Is the Sharing Economy Part of the Solution to Our Planet’s Limited Resources?
The global population is set to reach ten billion by 2100. Humans currently use 60 billion tons of natural resources each year. Something has to give, and Yerdle Co-Founder Adam Werbach thinks rampant consumerism should be one of the first things to go. Yerdle facilitates the exchange of goods online, with the goal of reducing the amount of new goods purchased by one quarter. Werbach believes that cities should join sharing economy companies to organize people who want to share resources. He emphasized the importance of reinventing regulations so that people aren’t left behind in this new iteration of the economy.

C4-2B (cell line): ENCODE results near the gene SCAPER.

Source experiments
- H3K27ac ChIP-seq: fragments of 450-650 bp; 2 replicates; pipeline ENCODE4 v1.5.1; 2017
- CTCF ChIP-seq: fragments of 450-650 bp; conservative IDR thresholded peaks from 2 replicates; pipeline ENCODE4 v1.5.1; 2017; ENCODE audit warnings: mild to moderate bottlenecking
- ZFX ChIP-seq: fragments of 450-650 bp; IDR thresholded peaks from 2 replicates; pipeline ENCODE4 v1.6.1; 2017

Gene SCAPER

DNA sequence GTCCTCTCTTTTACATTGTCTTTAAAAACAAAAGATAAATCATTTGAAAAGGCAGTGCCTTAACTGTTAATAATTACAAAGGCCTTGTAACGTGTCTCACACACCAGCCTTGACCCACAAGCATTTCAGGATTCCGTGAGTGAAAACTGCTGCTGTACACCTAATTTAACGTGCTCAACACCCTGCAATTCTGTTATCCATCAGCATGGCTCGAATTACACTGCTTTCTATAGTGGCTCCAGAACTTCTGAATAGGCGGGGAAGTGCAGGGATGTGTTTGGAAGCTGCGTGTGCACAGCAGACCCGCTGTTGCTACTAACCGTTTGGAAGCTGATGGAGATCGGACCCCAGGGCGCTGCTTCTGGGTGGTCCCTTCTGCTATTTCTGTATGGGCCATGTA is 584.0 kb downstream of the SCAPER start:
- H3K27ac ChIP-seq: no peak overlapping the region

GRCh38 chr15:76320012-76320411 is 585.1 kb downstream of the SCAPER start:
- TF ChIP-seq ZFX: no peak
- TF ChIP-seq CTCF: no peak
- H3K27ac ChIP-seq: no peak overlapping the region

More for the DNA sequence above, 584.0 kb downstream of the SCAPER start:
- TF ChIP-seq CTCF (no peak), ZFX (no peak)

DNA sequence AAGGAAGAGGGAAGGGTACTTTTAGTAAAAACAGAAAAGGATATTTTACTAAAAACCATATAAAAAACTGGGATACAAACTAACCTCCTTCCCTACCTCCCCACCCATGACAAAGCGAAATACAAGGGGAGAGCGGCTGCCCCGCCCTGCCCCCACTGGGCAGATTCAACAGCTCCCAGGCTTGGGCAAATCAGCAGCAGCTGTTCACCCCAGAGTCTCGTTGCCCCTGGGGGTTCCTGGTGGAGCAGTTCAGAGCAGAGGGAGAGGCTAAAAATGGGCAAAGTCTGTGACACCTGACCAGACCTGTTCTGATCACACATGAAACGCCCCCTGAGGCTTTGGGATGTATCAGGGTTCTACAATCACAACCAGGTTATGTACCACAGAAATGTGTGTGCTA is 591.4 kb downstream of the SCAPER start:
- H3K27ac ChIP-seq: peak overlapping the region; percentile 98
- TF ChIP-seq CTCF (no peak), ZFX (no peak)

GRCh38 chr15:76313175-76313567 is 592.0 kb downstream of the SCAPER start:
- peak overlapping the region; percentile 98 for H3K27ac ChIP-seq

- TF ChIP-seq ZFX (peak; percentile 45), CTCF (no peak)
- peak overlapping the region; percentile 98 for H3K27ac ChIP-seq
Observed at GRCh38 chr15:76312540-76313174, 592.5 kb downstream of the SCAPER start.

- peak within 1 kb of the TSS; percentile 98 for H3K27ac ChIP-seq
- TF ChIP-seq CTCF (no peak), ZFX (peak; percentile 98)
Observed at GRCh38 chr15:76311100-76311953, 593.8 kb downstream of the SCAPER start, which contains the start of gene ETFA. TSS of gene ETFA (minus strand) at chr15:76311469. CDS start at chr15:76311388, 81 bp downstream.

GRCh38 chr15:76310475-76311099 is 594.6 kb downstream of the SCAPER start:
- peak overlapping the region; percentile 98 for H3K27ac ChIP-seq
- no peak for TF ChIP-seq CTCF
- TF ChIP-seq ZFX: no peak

Werbach has perhaps the broadest possible definition of the sharing economy. Werbach sees the sharing economy not as Silicon Valley-driven, but rather, as an old way of doing things, one that encompasses any joint use of resources, from libraries to roads. Werbach—who at 23 years old, was the youngest-ever president of the Sierra Club—thinks that the sharing economy could help address resource shortages, including housing shortages. The challenge there, said Werbach, is that the sharing economy has to fit into a housing plan that works for everyone.